Education at the Werner-von-Siemens school - with practical relevance and close to the companies. (Images: Michael Agel)
Education at the Werner-von-Siemens school - with practical relevance and close to the companies. (Images: Michael Agel)

Werner-von-Siemens School Wetzlar

Learning by Doing

As a vocational center, the Werner-von-Siemens school in Wetzlar attaches great importance to the practical relevance of its training and further education.

Before the summer holidays is a very busy time in the building of the Werner-von-Siemens school. It’s exam time – for some, the end of their first year of training or the end of their entire course. Others are doing A levels before going on to university. More than 2,500 students with a wide variety of specializations currently attend the vocational center in the Naunheim-Niedergirmes area of Wetzlar, around 70 percent of them part time.

Different forms of schooling under one roof

“Exam time is always particularly hectic here as we have a tremendous amount of different forms of schooling and school-leaving qualifications,” explains headteacher Dieter Agel. There are full-time training courses that – like the Berufsfachschule (specialist vocational school), pre-vocational training year or basic vocational training year – enable students to obtain higher school-leaving qualifications while providing vocational guidance. At the Fachoberschule (technical secondary school), the Höhere Berufsfachschule (upper specialist vocational school) or vocational grammar school, students qualify for university or technical university entrance. And then there’s the Fachschule für Technik (technical college) which qualifies skilled workers and apprentices as “state-examined technicians.” And all this under one roof.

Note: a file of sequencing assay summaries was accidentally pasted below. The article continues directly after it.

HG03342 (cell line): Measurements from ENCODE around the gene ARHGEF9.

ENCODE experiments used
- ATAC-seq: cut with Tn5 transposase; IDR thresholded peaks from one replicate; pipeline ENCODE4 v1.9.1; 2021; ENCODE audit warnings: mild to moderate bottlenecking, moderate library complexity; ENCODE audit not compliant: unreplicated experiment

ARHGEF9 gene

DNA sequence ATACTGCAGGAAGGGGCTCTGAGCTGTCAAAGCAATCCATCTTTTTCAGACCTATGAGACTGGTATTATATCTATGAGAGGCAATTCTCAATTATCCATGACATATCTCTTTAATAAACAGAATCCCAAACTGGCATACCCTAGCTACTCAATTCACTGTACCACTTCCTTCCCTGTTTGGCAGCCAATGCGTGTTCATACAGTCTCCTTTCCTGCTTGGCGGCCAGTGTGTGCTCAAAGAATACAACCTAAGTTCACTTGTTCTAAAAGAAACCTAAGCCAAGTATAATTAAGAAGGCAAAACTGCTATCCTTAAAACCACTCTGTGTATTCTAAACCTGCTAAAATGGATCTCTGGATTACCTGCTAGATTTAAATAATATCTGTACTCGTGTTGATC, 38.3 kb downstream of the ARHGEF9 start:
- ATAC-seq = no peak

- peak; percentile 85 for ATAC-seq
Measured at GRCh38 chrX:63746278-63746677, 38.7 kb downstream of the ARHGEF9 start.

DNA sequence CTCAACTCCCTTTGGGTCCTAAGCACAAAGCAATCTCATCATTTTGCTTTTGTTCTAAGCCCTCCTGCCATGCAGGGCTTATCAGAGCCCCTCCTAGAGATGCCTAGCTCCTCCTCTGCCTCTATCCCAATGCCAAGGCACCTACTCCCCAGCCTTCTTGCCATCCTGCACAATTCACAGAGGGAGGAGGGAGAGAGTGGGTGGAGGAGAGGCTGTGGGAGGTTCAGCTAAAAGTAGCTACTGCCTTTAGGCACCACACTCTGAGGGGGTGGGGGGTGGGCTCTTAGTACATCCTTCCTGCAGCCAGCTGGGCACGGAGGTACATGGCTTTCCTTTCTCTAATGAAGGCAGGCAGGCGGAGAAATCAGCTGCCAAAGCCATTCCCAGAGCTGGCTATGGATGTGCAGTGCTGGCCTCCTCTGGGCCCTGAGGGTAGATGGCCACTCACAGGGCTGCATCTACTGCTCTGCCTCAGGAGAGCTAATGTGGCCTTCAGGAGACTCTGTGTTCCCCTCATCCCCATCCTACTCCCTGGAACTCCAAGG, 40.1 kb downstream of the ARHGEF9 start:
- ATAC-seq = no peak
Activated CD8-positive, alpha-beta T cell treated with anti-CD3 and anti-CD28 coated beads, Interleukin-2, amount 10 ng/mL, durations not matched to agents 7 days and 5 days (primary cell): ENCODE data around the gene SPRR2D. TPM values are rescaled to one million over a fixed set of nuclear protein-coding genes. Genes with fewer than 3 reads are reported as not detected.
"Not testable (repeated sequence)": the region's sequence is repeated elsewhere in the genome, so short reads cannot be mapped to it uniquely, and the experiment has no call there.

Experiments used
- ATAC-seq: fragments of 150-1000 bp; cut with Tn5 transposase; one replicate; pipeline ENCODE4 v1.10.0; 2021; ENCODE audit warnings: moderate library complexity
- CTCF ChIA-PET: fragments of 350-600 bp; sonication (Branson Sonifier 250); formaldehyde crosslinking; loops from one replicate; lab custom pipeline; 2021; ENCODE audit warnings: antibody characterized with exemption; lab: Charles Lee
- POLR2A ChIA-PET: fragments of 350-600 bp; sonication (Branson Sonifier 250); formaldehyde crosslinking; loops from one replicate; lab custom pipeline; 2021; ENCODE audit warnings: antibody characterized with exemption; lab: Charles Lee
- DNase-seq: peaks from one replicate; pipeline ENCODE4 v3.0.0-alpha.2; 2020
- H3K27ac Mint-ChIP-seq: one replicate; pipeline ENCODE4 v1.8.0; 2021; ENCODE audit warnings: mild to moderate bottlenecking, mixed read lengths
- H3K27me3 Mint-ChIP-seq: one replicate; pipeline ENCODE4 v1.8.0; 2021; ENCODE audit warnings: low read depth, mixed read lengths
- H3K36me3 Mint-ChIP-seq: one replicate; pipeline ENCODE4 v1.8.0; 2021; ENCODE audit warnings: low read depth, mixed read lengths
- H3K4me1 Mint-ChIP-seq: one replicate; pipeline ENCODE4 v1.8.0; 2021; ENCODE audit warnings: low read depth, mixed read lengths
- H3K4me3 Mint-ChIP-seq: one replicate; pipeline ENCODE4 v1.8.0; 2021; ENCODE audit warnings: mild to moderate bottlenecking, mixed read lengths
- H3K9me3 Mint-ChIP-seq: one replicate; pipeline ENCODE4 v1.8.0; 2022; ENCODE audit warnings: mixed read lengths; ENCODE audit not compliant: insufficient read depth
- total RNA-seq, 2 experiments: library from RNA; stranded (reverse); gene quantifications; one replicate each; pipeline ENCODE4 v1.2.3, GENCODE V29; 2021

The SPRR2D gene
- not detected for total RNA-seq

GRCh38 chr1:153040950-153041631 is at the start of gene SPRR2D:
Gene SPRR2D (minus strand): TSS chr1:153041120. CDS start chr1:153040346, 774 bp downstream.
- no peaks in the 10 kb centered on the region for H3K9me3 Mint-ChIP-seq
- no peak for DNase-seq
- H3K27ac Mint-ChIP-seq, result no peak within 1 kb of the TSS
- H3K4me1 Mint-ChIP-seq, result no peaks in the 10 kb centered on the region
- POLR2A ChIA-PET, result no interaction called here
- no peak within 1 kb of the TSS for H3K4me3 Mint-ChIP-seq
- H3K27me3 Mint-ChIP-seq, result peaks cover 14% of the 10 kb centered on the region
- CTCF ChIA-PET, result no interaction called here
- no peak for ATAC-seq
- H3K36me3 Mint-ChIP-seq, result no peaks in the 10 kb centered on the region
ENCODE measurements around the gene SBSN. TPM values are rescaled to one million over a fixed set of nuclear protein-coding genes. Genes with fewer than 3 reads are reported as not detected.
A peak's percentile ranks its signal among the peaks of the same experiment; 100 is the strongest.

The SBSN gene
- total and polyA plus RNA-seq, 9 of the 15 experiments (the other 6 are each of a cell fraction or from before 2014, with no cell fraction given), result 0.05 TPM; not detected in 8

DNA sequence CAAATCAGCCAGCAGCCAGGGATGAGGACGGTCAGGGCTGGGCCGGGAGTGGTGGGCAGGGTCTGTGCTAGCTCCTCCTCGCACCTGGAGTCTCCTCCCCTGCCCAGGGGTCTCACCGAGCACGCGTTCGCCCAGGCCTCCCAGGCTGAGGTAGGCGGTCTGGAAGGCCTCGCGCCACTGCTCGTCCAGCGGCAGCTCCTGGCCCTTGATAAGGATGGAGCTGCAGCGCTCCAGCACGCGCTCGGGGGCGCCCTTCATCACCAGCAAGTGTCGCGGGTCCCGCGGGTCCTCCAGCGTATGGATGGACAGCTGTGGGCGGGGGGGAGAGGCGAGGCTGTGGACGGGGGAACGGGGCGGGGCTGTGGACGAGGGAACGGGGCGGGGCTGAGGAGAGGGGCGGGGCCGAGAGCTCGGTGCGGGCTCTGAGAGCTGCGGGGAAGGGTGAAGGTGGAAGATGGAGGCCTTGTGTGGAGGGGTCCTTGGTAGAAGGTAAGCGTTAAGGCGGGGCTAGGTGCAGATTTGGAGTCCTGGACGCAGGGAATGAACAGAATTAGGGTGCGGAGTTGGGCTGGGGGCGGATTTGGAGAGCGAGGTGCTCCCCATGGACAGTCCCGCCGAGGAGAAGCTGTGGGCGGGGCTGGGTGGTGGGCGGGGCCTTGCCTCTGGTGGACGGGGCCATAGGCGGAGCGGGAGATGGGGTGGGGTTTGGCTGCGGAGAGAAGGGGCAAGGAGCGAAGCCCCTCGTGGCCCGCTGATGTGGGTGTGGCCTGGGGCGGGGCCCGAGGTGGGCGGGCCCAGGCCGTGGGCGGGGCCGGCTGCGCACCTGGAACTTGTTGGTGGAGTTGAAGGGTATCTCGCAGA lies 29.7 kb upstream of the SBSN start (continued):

International exchange programs

Dieter Agel came to the Werner-von-Siemens school exactly thirty years ago as a senior teacher and was appointed headteacher in 1999. He immediately started opening the school and forging stronger links on both a regional and international level. International exchange programs with schools in France, Italy, Denmark, the Czech Republic, Spain, Portugal, Turkey and the USA were set up and developed. In 2002, the Werner-von-Siemens school was chosen to join the dedicated group of “Hessian Europe Schools“. Although a large part of the international exchange happens “online”, students meet up in person, too. Wetzlar students spend 14 days in a host country before returning the hospitality for two weeks in Wetzlar. Concrete projects are planned on both sides in advance and realized by the students during their stay.

Regional networking with companies and associations